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On the Road

Hauling refrigerated goods in the winter: Can it be too cold?

David Sickels is the Senior Editor of Fleet Equipment. He has a history of working in the media, marketing and automotive industries in both print and online.

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Just a few degrees can make a big difference in terms of quality at the end of a delivery, but can the cold outside affect the cargo inside the reefer unit?

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Here is a transcript of the video:

For optimal food quality and safety, the temperature control of your perishable products is always important regardless of whether it’s hot or cold outside.

But can the cold outside affect the cargo in the unit? Well, yes, but not really.

It certainly could affect your goods, but today’s CPU-controlled reefer units and thermally efficient insulation are typically going to make it so those exterior ambient temperatures don’t have much impact on the goods you’re hauling. The trouble is, the units are only as foolproof as the process of checking them. Basic checks of the refrigerated unit, and knowledge of the correct temperatures for what you’re transporting, can alleviate the possibility of cargo being hauled at the wrong temperature.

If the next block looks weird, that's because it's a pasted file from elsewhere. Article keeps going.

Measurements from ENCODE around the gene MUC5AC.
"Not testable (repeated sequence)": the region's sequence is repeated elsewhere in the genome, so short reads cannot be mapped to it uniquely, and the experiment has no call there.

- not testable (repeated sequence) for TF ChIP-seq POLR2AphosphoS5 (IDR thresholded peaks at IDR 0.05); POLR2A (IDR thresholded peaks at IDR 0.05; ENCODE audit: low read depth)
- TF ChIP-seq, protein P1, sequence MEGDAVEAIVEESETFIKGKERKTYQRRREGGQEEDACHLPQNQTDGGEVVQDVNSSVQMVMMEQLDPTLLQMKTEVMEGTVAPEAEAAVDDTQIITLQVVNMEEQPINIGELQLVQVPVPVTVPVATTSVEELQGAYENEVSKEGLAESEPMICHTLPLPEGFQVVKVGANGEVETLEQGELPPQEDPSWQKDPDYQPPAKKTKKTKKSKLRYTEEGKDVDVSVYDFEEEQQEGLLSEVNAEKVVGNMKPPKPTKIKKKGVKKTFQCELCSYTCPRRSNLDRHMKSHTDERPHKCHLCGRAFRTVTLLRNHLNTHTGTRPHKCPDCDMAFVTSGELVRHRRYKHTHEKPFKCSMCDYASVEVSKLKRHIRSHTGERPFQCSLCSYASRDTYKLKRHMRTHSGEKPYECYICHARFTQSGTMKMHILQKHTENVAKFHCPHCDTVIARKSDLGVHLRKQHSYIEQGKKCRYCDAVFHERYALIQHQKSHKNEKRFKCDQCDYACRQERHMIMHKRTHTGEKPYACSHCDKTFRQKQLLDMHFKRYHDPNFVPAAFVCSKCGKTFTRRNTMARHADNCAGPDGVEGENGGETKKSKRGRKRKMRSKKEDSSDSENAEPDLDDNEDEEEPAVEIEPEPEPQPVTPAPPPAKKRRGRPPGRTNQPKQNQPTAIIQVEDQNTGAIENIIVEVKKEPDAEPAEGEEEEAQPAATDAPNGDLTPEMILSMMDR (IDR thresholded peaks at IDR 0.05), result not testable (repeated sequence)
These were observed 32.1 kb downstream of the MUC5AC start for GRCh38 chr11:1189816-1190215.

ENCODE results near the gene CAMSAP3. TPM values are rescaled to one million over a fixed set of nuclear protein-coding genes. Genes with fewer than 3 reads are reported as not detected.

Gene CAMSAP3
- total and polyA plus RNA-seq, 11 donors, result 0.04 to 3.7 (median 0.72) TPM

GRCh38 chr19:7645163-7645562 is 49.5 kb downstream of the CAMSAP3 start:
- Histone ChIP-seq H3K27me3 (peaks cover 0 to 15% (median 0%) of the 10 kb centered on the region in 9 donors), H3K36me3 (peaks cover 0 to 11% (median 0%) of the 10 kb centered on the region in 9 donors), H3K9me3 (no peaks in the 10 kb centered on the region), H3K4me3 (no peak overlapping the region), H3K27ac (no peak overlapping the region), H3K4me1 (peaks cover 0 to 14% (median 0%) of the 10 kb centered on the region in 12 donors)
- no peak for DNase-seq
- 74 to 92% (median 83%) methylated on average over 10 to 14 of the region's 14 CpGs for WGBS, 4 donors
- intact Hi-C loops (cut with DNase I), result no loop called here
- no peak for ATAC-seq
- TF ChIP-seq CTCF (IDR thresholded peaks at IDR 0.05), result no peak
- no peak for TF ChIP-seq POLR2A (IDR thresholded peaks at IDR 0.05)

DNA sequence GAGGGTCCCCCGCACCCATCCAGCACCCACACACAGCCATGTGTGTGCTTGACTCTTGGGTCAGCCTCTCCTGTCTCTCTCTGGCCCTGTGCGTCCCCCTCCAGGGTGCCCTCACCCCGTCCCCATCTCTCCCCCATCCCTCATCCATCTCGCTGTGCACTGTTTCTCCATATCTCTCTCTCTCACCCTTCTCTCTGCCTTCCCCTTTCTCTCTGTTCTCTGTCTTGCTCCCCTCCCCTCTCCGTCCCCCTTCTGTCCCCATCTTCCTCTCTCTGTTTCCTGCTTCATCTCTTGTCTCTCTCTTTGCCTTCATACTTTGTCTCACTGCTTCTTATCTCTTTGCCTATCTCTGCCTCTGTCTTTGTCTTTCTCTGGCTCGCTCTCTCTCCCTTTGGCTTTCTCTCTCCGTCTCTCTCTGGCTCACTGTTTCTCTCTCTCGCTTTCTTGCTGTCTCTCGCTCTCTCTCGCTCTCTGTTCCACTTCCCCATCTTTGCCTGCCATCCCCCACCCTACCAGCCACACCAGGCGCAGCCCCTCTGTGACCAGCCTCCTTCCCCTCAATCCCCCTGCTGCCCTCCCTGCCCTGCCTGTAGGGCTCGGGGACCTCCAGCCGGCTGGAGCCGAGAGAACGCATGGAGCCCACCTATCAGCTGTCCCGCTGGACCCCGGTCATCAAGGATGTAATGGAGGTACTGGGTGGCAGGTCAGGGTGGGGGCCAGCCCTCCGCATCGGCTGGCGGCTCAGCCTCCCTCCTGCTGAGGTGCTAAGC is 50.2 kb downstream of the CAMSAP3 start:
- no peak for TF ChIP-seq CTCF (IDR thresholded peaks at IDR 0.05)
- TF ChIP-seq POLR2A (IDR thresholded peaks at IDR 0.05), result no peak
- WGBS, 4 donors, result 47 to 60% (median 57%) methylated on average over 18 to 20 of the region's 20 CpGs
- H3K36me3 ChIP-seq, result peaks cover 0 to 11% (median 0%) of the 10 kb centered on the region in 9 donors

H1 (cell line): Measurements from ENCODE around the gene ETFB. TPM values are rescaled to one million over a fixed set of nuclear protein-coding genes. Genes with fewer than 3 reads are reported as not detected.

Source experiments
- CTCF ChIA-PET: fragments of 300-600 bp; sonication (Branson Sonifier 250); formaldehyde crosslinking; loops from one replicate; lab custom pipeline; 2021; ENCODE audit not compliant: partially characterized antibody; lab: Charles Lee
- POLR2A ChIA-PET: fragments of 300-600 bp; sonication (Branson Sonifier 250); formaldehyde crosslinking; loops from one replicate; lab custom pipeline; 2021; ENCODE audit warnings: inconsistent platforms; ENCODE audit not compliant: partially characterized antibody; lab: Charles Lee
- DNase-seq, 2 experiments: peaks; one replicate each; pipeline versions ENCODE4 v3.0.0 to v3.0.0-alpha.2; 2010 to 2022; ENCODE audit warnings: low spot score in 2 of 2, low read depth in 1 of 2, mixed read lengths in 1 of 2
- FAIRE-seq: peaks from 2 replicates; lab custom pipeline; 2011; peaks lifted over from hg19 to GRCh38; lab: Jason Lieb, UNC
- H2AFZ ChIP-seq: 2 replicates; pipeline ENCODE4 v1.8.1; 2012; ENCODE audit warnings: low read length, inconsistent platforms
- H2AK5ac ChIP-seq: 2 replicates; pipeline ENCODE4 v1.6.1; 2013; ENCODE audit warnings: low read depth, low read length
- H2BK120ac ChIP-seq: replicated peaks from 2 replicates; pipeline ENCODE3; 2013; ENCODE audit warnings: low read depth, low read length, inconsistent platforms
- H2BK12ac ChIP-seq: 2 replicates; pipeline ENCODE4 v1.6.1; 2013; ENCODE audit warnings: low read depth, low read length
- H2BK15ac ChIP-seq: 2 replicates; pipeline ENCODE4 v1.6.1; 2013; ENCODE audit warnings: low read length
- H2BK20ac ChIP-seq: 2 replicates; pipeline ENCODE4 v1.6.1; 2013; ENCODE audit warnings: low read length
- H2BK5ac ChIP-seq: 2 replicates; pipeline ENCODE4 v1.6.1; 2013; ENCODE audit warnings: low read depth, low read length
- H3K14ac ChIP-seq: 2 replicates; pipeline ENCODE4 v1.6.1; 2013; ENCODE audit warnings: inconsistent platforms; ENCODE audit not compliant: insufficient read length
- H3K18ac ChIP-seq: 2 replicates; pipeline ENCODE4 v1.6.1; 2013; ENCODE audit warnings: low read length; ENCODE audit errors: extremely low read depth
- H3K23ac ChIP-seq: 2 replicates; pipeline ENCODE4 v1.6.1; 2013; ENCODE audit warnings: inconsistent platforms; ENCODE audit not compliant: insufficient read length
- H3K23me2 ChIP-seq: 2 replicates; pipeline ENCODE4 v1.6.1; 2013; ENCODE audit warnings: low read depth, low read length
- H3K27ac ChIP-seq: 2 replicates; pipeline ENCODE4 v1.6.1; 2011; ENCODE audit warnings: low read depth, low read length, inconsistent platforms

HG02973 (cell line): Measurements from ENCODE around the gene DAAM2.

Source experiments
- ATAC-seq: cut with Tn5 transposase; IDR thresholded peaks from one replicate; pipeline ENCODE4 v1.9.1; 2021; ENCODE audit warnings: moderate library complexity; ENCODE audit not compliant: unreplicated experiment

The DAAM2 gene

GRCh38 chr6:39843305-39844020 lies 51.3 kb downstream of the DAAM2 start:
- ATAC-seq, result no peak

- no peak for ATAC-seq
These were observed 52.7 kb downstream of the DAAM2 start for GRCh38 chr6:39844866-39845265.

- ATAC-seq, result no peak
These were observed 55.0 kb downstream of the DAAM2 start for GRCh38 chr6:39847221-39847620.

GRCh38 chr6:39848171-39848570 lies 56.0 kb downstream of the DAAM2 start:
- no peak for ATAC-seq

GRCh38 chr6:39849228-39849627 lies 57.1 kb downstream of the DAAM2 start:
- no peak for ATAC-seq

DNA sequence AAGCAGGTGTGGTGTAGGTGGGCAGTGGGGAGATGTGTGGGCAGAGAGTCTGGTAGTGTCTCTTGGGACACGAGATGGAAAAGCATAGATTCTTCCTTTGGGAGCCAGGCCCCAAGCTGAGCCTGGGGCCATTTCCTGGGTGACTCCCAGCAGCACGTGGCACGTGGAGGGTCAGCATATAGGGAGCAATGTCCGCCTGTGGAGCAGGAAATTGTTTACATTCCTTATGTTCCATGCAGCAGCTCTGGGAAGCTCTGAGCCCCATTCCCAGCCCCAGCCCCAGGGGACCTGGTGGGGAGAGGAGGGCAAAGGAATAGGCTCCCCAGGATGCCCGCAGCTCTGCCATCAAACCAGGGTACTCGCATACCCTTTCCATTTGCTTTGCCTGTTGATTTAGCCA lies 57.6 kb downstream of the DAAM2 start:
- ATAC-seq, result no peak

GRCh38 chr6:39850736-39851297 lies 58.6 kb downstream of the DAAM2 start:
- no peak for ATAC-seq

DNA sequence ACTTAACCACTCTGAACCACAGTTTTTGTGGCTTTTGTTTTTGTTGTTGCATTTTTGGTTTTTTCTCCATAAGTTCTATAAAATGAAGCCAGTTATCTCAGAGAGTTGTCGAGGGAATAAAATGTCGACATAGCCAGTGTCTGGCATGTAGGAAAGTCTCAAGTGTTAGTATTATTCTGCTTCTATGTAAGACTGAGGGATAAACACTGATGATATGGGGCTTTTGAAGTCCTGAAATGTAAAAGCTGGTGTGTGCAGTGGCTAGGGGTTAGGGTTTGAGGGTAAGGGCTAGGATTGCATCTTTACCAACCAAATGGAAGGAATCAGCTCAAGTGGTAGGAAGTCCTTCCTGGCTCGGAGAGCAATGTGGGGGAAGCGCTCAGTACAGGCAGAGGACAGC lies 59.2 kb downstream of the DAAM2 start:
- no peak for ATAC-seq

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The key is to make sure that this is on the driver’s radar, because if it goes unchecked, that load might be ruined before it even arrives.

Each type of cargo might have a different setpoint and mode for transportation, and this needs to be clearly communicated and tracked during transportation. If you keep cargo above or below the specific setpoint indicated by the shipper, the load could be damaged or rejected. Certain types of produce have high water content, like melons, pineapple, peaches… if these are stored below the recommended temperature, they can become soggy and water-logged when thawed.

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Technology can help you here.

You’ll want to invest in tools that have built-in temperature loss protection. This will ensure optimal temperature control and engine run time while minimizing potential for setpoint or mode errors by the operator. There are also trailer systems that replace the traditional hot gas circuit with efficient electric heaters for improved temperature control, consistent heating and defrost, regardless of ambient temperatures, even in northern climates and mountainous regions where significant cold temperature extremes are experienced.

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